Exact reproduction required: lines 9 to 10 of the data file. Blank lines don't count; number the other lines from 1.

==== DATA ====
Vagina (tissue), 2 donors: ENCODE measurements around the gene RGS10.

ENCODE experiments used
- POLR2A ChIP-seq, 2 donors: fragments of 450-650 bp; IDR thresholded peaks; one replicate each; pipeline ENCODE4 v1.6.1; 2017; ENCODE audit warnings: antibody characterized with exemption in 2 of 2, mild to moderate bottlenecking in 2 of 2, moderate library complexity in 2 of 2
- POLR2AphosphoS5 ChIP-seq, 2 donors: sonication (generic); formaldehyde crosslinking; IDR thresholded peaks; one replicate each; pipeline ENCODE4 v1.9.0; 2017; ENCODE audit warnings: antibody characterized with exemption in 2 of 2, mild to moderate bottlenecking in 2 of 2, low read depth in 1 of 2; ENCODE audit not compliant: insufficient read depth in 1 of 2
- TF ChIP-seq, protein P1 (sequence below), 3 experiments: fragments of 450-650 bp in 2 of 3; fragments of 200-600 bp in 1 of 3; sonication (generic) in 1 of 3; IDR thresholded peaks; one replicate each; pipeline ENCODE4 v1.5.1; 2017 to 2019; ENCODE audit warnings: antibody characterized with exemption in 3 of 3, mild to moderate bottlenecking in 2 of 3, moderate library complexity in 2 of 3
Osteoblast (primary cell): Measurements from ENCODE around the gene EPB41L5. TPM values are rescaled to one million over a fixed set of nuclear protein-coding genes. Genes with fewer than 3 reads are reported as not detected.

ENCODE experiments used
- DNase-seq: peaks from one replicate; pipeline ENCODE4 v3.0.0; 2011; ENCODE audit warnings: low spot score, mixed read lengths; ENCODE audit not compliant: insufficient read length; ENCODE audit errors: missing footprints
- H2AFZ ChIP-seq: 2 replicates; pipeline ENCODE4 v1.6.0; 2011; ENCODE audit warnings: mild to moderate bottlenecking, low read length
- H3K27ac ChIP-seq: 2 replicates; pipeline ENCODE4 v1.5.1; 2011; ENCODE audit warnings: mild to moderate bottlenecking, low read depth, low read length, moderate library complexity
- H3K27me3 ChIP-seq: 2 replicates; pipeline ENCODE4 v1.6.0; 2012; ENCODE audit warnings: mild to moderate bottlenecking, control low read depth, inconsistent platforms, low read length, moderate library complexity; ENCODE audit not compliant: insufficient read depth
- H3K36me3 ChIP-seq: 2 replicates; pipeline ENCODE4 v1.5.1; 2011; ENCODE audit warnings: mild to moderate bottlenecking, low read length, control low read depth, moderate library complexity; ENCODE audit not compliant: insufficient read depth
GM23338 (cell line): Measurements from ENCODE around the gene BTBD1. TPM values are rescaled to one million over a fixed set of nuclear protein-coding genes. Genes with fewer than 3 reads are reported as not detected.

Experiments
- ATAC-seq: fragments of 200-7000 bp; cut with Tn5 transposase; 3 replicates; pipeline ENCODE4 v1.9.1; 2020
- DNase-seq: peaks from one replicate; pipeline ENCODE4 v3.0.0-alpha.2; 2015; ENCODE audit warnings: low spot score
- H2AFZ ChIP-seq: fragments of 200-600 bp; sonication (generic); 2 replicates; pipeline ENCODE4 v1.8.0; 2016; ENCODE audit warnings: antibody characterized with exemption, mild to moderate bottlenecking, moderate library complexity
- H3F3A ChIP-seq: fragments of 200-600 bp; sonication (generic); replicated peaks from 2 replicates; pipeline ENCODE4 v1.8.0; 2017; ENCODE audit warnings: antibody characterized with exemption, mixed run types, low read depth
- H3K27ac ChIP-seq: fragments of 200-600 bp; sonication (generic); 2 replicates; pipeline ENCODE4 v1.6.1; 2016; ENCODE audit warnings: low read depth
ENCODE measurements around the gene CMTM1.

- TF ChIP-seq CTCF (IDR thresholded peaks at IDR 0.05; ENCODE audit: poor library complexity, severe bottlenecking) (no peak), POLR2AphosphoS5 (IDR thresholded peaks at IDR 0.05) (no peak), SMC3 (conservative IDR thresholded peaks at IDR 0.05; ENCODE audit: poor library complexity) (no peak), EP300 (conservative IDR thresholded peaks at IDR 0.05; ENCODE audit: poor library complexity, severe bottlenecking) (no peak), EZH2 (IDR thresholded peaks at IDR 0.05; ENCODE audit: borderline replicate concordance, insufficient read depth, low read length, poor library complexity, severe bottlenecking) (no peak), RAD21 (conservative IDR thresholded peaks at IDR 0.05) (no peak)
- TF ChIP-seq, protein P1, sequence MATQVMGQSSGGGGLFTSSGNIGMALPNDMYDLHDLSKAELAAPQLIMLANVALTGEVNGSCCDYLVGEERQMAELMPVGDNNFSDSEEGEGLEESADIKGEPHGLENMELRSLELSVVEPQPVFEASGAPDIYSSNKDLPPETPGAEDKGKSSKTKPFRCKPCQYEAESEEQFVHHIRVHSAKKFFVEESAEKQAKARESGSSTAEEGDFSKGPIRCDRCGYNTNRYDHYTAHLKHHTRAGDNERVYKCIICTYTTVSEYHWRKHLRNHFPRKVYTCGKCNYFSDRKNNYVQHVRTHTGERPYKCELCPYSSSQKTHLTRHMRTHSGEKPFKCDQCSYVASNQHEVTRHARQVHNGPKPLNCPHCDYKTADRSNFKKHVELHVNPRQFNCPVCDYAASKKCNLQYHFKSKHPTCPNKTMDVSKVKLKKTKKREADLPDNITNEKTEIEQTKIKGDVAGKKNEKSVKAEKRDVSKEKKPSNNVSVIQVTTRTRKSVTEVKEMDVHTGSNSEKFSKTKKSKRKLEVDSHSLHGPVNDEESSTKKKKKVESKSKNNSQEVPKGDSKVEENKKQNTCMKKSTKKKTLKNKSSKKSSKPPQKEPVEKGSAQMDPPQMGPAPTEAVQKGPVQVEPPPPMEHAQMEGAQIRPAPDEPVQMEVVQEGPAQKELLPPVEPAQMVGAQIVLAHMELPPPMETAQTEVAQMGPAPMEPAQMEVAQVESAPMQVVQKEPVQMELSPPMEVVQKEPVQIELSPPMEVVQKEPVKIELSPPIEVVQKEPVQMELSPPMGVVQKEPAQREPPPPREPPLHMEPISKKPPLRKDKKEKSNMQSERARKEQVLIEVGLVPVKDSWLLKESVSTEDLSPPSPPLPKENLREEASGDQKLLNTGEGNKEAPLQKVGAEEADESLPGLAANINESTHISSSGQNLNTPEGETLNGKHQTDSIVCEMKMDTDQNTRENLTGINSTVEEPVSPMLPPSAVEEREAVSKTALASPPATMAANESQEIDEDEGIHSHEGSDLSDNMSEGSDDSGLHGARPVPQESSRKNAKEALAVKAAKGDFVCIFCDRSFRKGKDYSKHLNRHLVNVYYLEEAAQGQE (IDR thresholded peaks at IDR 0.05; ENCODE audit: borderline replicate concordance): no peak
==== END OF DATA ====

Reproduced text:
- H2AFZ ChIP-seq: 2 replicates; pipeline ENCODE4 v1.6.0; 2011; ENCODE audit warnings: mild to moderate bottlenecking, low read length
- H3K27ac ChIP-seq: 2 replicates; pipeline ENCODE4 v1.5.1; 2011; ENCODE audit warnings: mild to moderate bottlenecking, low read depth, low read length, moderate library complexity